Archive for epigenetics


Escape the Code!

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Think it is impossible to escape your genetics? Are you destined and resigned to end up looking just like one of your parents, or Aunt Sally or Uncle Benny?

An interesting study looking at just that was recently released to the news. This research is centered on the genetic risk of breast cancer, and possible explanations for healthy members within clusters of families with strong histories of cancer.

Having a family history of  the BRCA1 and BRCA 2 gene mutation significantly increases a woman’s risk for developing breast cancer. This specific gene mutation is only responsible for some of the incidences of breast cancer. Researchers have been looking at other factors explaining this cluster of familial cancers. This has led to the exciting research regarding epigenetics!

It just may be possible to some degree, to escape your genetic code!

Genetic code is in all of our cells and it is the blueprint from which our cells, organs and bodies will work. Epigenetics is the machinery that actually turns on or turns off this blueprint. It can, and will determine what happens within your cells and your body.

Researchers and scientists are talking about something called methylation. This methylation process can prevent cancer from growing in certain situations, or help it to grow in other situations. It depends on the where in the body it is working, how much methylation is happening, and what is actually making it work.

It turns out that a decrease in the healthy methylation process may be responsible for aging. This decrease of healthy methylation can lead to hyper or hypomethlyation, which can then promote growth of cancer cells. This type of decrease is considered a somewhat natural process associated with normal aging. It then seems that certain life style habits can cause the wrong type of over methylation, leading to problems with glucose metabolism and also to cancer.

Getting back to the study I mentioned above. Unaffected women from high risk families with breast cancer were found to have different methylated blood cells when compared to affected family members. Researchers are not sure yet what this means, but it suggests a changed expression in the genetic code.

Another recent study regarding the incidence of breast cancer in British women revealed another surprising difference. White women residing in the UK were noted to have a higher incidence of breast cancer compared to South Asian women and black women, also residing in the UK. This difference was attributed to a higher consumption of alcohol and decreased amount of breast feeding by white women as compared to women of other ethnicity. When these habits were removed from the equation, the rate of breast cancer was equal throughout the different groups of women.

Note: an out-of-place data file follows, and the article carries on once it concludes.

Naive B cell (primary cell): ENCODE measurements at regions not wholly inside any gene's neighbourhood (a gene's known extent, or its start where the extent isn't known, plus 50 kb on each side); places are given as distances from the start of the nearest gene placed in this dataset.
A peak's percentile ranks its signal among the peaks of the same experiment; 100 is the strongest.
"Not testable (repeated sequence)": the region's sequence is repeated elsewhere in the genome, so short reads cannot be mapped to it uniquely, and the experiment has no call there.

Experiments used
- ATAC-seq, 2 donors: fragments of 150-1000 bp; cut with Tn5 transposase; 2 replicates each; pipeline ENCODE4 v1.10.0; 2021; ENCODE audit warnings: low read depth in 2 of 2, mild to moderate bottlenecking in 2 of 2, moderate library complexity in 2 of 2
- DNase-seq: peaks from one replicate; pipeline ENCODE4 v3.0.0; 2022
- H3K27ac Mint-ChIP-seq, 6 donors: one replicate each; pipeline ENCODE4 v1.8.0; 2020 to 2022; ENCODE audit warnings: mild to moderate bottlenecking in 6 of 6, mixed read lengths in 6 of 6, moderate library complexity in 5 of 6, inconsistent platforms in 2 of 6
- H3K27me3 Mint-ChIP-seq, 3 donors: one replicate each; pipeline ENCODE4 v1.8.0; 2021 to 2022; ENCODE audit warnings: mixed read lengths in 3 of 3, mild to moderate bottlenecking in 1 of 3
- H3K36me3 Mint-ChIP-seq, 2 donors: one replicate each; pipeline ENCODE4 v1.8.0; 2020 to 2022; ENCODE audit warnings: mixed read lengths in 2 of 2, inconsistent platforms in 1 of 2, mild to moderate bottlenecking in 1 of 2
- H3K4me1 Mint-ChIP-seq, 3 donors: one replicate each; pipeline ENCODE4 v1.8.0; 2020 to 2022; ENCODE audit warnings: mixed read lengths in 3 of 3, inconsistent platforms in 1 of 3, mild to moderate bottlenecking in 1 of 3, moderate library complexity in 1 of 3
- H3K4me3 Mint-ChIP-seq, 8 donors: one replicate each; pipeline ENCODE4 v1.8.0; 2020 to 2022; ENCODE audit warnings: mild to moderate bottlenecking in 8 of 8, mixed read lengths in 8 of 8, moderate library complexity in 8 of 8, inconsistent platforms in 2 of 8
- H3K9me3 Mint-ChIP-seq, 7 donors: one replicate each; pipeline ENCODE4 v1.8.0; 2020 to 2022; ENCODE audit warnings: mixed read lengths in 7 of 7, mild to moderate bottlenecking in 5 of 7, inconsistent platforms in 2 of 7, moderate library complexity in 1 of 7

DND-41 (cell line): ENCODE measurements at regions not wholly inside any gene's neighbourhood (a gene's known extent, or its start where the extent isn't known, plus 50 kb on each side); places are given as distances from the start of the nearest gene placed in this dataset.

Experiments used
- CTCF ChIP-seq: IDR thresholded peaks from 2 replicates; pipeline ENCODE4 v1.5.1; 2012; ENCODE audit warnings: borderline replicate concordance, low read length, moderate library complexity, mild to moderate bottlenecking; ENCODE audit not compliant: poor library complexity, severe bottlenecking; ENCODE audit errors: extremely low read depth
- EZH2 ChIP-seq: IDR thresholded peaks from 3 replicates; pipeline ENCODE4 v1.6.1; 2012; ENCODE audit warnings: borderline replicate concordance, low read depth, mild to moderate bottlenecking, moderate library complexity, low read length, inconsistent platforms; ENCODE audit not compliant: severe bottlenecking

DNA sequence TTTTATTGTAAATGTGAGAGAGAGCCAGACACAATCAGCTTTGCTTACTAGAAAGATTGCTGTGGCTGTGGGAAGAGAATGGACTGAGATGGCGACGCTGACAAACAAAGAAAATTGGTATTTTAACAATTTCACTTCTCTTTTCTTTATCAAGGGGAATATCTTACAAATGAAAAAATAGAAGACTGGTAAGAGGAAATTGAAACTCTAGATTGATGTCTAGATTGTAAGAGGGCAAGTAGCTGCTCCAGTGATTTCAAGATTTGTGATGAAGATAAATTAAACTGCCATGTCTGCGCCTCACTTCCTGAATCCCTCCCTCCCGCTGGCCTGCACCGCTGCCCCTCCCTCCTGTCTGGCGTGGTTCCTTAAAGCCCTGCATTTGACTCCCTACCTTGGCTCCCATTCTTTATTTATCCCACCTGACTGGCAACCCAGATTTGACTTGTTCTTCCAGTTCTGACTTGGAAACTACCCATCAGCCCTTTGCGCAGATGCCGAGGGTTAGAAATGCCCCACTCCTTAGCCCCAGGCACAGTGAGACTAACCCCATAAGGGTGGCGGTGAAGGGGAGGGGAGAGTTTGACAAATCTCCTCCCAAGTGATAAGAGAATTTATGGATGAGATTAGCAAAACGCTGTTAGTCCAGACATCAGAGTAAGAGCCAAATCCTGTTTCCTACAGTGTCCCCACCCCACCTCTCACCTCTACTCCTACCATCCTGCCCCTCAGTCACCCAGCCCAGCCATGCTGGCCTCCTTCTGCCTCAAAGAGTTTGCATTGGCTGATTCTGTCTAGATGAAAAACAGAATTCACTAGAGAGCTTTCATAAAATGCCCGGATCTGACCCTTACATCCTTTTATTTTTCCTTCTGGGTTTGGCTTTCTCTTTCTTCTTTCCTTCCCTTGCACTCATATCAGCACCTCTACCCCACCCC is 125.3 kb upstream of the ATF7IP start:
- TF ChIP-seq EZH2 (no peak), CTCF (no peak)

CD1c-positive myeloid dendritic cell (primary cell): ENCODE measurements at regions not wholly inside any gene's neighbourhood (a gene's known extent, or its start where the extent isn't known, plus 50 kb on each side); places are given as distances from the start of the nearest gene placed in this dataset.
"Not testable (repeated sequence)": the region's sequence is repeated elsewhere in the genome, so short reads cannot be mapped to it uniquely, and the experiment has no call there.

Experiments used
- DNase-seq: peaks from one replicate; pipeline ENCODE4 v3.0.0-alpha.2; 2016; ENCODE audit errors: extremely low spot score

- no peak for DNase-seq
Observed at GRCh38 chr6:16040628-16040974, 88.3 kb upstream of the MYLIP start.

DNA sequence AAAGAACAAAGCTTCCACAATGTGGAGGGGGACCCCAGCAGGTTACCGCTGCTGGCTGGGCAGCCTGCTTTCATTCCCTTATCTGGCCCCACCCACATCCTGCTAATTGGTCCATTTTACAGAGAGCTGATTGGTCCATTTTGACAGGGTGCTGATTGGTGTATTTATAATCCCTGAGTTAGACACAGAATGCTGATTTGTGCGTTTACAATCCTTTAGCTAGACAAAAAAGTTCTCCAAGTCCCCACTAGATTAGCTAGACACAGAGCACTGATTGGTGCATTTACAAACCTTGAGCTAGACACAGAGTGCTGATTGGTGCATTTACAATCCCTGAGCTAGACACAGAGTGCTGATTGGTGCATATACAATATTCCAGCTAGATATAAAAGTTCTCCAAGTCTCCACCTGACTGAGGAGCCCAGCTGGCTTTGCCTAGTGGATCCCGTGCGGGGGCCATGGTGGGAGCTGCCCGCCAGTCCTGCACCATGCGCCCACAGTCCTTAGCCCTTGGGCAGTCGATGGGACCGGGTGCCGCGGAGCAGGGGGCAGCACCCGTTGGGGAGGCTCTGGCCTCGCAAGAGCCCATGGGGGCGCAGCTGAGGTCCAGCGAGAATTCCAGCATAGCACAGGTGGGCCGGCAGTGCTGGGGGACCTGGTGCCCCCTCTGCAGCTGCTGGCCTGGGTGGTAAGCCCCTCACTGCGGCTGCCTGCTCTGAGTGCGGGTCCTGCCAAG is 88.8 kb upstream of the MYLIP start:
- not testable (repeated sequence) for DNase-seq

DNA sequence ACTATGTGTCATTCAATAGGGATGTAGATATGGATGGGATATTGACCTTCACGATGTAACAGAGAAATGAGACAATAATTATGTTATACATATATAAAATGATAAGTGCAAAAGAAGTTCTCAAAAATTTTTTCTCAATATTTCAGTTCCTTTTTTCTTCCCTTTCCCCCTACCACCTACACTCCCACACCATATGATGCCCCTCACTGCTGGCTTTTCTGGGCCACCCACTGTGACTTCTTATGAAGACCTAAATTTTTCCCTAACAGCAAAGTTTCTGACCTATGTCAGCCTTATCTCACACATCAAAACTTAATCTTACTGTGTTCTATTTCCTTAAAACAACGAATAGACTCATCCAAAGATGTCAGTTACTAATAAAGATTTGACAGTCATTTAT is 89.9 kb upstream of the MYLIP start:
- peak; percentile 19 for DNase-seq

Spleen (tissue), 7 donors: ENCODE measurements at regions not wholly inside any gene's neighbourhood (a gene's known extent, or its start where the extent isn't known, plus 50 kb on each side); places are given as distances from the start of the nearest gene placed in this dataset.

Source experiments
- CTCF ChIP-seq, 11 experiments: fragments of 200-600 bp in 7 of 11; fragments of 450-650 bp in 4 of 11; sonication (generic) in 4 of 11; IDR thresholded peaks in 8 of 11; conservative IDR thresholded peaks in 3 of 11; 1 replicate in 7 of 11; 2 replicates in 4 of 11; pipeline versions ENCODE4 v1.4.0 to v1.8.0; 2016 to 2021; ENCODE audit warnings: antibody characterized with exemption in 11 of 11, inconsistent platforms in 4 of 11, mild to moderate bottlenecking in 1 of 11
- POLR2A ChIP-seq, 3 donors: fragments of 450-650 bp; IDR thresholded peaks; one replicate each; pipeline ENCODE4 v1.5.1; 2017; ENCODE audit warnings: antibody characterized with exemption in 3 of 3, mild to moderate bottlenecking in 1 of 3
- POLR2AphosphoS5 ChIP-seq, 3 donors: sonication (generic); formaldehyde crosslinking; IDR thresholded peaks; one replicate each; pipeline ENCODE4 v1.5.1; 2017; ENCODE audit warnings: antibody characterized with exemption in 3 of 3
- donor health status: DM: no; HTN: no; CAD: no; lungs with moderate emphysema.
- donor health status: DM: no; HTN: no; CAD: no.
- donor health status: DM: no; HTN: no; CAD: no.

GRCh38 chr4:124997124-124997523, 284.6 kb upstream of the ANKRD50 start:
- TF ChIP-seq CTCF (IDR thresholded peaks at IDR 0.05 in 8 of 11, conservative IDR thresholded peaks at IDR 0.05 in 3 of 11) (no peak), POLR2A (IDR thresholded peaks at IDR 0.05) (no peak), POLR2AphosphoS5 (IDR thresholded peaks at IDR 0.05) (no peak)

Diet has been shown to affect the expression of cells, specifically a diet low in folic acid is associated with gastrointestinal malignancies. Use of opiates, nicotine, and over use of alcohol have all shown  changes in cells leading to cancer through abnormal cell repair and DNA expression. This is the route believed to allow cancer cells to grow. Exercise has shown to elevated protective chemicals within our bodies which help prevent this abnormal methylation process.

Why are we talking about this? Researchers are beginning to identify the different affects healthy and unhealthy habits have on the incidence of disease. This empowers us to make decisions that allow us to take more control of our health and hopefully, longevity.

You may not be destined to develop diabetes or heart disease as you age, you may not be at risk for cancers. It may be possible to escape your genetic code by choosing certain habits that are beneficial to your epigenetics.

Think back on all the good advise from our mothers or fathers regarding healthy habits. Teachings such as eat your vegetables, get enough sleep, no drinking to excess or smoking at all; they were talking epigenetics!

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Epigenetics on Blogtalk Radio

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Epigenetics is a word that describes the way the genes in your

DNA are expressed.  This expression can be influenced by multiple factors.

On today I discuss Epigenetics.  Prior to the show

the PDF is available and after the show the mp3 will be available to our free subscribers

to listen to or to download. To get a free 4 week subscription, go to the home page

and sign up. The PDF is below. Listen live most Thursday nights at 730PM EST for 30 minutes.

Epigenetics and You a PDF just for you to use when you listen to

my blog talk radio show on EPIGENETICS


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Double Helix of DNA

Double Helix of DNA

Menopause is usually an age related change in a woman’s established hormone cycle that results in the stopping of the menstrual period.  This of course signals the end of fertility.  Along with these changes comes an age related risk of degenerative diseases.  These are generally viewed as inevitable and we joke about memory loss (old-timers disease), weight gain (middle-aged spread) and vision changes (our arms become too short).